A Study of Pre-Delivery Placement Facilities for the Unmarried Mother Under the Age of Eighteen Years in Area 5. The State of New York, January 1, 1952-December 31, 1952
Illegitimacy is a problem which has been in existence since the institution of marriage laws were promulgated centuries ago. Since then society has placed a stigma upon the unmarried mothers. In pagan Rome the state gave the husband the right to kill his wife as punishment for connubial unfaithfulness. This reflects the Roman respect for authority and law whether civil or moral. Christian society, concerned with the spiritual salvation of the individual, was more merciful in dealing with the problem. The sinner was forgiven but the severity of the sin was recognized. With the Reformation came the growth of religions emphasizing one or another aspect of Christ's teaching, yet drastic penalties by all churches were imposed upon the unmarried mother by curtailing ecclesiastical privileges. The State also curtailed civil privileges and often imposed physical punishment. Such treatment was detrimental as it not only caused physical hardship but also caused humiliation and loss of self respect. The harsh, intolerant treatment toward the unmarried mother and her child is summarized historically by Morlock and Campbell.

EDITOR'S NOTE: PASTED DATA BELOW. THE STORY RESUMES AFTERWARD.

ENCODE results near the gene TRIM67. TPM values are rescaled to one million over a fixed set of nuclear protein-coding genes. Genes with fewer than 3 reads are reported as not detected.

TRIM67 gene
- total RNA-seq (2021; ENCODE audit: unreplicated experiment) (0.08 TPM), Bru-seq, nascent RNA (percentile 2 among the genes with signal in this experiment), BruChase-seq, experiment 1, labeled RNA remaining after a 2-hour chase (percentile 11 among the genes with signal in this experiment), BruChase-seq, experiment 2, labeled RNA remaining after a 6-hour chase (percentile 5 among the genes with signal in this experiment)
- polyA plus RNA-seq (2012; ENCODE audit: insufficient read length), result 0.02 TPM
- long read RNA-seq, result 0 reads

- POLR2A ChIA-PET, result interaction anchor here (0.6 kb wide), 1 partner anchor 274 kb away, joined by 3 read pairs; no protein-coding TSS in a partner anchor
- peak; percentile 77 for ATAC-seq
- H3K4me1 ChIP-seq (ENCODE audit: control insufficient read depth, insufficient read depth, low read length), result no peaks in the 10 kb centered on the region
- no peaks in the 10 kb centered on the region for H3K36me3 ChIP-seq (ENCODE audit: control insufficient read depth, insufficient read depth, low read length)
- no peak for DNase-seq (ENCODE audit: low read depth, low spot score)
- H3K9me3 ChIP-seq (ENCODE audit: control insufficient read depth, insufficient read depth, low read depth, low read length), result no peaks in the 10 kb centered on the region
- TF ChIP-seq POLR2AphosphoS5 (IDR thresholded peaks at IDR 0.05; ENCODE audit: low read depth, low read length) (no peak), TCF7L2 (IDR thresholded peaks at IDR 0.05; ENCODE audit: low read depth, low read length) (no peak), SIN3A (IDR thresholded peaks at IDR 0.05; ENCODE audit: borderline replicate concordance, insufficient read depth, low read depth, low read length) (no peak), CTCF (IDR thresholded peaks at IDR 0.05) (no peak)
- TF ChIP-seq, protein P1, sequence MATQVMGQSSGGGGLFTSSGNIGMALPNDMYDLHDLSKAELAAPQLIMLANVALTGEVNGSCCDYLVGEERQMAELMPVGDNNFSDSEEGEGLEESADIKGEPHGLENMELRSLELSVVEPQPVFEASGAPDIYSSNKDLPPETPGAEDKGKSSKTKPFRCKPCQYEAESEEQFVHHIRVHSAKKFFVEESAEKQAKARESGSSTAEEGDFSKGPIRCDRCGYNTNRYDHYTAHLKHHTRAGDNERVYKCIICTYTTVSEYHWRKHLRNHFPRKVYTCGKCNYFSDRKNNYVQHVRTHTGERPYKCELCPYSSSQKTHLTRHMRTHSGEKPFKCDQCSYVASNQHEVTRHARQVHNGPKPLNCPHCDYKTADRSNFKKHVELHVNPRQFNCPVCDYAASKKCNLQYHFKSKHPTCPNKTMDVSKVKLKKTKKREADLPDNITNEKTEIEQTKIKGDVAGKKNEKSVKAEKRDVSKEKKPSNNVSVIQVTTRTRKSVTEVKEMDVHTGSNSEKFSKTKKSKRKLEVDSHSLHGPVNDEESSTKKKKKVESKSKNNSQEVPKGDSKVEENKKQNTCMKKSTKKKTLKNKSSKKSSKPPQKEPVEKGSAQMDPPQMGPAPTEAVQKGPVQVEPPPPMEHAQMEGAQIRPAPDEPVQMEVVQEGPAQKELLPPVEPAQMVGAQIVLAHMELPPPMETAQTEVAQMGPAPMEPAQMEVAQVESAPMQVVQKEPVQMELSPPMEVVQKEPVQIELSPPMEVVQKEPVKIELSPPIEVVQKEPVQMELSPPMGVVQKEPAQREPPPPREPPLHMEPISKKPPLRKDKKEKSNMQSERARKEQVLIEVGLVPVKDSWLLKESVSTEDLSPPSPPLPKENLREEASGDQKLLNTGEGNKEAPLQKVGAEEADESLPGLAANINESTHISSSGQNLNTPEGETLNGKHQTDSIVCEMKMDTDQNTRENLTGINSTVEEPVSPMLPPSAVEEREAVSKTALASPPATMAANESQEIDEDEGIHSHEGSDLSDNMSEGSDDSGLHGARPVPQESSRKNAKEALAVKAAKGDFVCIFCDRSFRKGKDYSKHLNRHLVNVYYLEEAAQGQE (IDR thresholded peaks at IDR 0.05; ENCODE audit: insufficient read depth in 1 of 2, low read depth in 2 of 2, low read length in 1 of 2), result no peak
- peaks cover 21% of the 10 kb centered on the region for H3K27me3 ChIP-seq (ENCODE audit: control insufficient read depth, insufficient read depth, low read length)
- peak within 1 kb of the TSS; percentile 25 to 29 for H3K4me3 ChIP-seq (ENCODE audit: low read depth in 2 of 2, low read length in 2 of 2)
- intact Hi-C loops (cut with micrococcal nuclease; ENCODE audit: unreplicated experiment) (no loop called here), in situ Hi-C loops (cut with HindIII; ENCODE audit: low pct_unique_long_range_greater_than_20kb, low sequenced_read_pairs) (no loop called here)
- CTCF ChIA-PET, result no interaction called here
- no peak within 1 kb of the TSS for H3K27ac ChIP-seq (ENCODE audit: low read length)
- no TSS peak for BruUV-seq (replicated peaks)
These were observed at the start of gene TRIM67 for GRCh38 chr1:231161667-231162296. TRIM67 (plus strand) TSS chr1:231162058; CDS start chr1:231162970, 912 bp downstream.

Law|Individual & family studies|Social work
Blum, Marguerite, "A Study of Pre-Delivery Placement Facilities for the Unmarried Mother Under the Age of Eighteen Years in Area 5. The State of New York, January 1, 1952-December 31, 1952" (1953). ETD Collection for Fordham University. AAI30557665.